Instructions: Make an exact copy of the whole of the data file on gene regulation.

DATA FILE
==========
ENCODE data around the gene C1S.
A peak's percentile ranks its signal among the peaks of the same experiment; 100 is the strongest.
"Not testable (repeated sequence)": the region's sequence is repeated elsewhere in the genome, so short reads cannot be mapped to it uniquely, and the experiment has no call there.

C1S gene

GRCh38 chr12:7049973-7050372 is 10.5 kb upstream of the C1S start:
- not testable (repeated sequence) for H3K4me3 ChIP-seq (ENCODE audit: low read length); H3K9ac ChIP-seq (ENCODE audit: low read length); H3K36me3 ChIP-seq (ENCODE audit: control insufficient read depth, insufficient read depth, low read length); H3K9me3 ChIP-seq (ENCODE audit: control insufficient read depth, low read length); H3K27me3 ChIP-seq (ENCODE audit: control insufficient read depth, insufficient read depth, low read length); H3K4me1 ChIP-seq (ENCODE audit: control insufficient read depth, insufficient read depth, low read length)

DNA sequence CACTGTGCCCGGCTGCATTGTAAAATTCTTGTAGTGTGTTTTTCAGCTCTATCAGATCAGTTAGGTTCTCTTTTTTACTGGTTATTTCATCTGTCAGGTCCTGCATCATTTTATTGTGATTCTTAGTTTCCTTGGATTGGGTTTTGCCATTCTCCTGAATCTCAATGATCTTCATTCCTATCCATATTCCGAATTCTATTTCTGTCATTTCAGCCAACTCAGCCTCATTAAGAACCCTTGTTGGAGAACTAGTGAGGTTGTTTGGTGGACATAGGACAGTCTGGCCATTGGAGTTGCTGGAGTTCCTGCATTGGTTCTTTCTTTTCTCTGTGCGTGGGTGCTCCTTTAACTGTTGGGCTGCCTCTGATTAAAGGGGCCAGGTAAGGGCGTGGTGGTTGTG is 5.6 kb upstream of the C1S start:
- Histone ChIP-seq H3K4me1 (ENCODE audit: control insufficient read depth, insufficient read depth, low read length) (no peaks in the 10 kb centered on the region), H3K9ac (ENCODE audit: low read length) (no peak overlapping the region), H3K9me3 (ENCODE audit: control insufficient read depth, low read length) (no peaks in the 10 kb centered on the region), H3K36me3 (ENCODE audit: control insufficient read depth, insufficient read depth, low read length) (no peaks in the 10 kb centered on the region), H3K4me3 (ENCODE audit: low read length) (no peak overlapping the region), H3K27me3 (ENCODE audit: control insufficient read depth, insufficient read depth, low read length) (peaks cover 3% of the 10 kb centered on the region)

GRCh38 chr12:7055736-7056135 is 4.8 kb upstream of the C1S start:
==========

ENCODE data around the gene C1S.
A peak's percentile ranks its signal among the peaks of the same experiment; 100 is the strongest.
"Not testable (repeated sequence)": the region's sequence is repeated elsewhere in the genome, so short reads cannot be mapped to it uniquely, and the experiment has no call there.

C1S gene

GRCh38 chr12:7049973-7050372 is 10.5 kb upstream of the C1S start:
- not testable (repeated sequence) for H3K4me3 ChIP-seq (ENCODE audit: low read length); H3K9ac ChIP-seq (ENCODE audit: low read length); H3K36me3 ChIP-seq (ENCODE audit: control insufficient read depth, insufficient read depth, low read length); H3K9me3 ChIP-seq (ENCODE audit: control insufficient read depth, low read length); H3K27me3 ChIP-seq (ENCODE audit: control insufficient read depth, insufficient read depth, low read length); H3K4me1 ChIP-seq (ENCODE audit: control insufficient read depth, insufficient read depth, low read length)

DNA sequence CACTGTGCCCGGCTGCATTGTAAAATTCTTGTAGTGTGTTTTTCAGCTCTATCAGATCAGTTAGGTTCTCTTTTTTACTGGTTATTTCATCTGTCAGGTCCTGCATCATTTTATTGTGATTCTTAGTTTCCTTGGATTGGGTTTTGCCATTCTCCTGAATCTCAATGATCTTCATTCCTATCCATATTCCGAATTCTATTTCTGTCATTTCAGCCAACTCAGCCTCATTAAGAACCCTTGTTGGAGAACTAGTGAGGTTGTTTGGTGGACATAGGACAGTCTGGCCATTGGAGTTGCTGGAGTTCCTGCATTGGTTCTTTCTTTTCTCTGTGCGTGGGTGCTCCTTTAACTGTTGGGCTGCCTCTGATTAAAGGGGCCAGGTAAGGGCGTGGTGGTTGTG is 5.6 kb upstream of the C1S start:
- Histone ChIP-seq H3K4me1 (ENCODE audit: control insufficient read depth, insufficient read depth, low read length) (no peaks in the 10 kb centered on the region), H3K9ac (ENCODE audit: low read length) (no peak overlapping the region), H3K9me3 (ENCODE audit: control insufficient read depth, low read length) (no peaks in the 10 kb centered on the region), H3K36me3 (ENCODE audit: control insufficient read depth, insufficient read depth, low read length) (no peaks in the 10 kb centered on the region), H3K4me3 (ENCODE audit: low read length) (no peak overlapping the region), H3K27me3 (ENCODE audit: control insufficient read depth, insufficient read depth, low read length) (peaks cover 3% of the 10 kb centered on the region)

GRCh38 chr12:7055736-7056135 is 4.8 kb upstream of the C1S start: